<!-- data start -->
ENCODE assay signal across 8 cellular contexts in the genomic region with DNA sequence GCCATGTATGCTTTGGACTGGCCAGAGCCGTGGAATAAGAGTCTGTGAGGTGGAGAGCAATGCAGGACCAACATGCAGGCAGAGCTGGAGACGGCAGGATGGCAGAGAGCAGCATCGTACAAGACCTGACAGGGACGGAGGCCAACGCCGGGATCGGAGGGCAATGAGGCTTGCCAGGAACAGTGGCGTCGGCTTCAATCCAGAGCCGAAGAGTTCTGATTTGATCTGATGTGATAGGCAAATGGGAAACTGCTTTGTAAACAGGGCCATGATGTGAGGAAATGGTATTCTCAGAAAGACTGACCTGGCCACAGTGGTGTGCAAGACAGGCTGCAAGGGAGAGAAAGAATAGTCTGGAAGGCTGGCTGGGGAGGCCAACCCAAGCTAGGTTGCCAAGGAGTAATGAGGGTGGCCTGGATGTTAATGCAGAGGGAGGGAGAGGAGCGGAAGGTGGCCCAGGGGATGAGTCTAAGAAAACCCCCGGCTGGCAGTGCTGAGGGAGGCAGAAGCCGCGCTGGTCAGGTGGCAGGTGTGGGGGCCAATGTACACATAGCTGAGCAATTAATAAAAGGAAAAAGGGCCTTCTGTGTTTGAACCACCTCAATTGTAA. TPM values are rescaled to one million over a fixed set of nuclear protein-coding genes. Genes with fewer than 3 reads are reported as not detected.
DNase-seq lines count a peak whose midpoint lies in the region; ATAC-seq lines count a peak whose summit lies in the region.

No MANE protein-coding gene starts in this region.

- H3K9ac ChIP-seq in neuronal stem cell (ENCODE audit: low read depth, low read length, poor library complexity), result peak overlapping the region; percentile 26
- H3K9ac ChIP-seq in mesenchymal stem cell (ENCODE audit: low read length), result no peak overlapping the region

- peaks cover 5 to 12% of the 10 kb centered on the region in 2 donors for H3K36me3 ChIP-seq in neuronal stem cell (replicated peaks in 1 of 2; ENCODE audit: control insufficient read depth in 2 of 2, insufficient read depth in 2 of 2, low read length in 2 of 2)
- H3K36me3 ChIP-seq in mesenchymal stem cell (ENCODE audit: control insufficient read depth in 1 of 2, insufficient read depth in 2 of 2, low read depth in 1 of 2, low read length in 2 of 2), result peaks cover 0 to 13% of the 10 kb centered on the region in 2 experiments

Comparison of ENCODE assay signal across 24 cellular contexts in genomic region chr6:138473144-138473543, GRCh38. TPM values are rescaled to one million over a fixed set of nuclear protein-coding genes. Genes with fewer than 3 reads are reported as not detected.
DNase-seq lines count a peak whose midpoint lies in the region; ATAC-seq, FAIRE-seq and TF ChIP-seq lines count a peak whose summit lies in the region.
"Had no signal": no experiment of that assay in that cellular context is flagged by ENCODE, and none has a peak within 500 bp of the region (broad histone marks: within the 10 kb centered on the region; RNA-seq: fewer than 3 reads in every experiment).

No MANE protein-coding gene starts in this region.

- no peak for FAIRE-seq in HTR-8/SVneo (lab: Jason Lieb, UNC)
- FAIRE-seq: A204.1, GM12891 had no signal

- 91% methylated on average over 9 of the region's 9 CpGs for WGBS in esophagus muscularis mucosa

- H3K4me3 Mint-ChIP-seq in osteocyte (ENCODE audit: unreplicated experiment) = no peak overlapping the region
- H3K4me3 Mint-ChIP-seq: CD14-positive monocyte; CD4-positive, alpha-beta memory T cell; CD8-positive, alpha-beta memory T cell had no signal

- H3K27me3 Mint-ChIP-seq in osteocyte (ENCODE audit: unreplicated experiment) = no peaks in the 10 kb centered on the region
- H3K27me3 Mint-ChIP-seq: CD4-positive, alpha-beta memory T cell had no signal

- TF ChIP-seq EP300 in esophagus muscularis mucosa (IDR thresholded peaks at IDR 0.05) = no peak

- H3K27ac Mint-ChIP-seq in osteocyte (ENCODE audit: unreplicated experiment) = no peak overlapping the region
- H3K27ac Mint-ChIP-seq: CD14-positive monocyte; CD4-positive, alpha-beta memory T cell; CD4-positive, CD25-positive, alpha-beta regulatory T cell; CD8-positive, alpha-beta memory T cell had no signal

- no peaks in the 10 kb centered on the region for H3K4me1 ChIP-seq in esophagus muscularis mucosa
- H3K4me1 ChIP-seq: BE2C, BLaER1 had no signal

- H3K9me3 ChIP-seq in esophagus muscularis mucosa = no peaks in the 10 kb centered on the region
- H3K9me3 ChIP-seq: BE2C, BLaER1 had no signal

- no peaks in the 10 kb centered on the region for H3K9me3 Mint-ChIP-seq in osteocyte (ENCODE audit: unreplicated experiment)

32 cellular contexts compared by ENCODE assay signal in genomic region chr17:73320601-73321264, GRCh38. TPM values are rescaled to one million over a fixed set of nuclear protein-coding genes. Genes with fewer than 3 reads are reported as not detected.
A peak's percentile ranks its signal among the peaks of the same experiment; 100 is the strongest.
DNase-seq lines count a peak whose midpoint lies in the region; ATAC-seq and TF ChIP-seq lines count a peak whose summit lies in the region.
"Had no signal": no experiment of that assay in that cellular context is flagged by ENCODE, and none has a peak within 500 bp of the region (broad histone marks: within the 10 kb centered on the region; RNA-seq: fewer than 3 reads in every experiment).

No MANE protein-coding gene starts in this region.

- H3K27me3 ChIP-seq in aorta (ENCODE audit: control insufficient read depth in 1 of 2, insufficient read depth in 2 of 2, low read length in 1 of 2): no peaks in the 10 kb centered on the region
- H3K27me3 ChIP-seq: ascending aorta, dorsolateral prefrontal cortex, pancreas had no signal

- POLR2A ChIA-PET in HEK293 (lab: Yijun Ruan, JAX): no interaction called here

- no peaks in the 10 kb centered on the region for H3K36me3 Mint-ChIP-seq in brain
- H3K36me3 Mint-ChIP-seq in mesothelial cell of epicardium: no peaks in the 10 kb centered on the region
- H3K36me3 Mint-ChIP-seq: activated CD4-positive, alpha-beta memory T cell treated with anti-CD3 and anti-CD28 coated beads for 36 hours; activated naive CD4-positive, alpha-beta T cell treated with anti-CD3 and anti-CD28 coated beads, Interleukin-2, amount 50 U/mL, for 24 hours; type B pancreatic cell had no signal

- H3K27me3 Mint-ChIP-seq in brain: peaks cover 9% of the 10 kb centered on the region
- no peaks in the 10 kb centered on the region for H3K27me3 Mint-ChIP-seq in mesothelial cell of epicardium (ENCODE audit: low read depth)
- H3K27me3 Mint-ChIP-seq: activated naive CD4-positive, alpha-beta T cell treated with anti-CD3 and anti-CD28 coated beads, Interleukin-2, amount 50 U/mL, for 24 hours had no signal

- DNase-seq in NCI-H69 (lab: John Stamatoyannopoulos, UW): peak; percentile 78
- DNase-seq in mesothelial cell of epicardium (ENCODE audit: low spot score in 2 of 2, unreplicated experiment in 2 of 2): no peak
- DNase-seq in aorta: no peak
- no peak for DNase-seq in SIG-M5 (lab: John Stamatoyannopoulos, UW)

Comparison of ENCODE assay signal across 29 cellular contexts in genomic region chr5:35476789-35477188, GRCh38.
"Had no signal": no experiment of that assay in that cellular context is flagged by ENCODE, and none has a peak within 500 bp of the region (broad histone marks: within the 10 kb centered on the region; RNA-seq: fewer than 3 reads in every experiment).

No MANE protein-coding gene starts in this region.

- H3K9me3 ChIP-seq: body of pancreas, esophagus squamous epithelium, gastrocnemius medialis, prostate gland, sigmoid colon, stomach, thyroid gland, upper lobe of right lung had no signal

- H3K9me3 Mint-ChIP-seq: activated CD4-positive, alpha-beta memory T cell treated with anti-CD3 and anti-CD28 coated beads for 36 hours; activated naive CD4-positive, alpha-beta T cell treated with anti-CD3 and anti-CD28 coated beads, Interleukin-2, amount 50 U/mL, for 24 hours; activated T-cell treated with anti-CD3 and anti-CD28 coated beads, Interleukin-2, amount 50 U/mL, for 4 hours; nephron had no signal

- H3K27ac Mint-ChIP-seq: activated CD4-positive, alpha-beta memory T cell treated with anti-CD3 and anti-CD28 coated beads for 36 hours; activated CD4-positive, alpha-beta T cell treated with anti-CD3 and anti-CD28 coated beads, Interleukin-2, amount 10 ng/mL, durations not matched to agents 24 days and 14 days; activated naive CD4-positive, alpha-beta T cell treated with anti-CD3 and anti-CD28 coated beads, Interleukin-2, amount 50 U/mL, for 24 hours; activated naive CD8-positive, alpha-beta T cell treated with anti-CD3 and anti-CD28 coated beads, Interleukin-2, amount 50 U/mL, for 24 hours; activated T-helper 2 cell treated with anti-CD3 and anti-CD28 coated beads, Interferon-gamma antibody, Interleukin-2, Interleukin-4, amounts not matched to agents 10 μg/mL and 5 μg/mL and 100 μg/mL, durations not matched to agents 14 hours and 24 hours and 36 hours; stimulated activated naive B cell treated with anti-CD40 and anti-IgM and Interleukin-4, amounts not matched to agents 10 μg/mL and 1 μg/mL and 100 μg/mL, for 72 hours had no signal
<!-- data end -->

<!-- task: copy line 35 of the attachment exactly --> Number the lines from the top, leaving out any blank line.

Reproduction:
- no peaks in the 10 kb centered on the region for H3K36me3 Mint-ChIP-seq in brain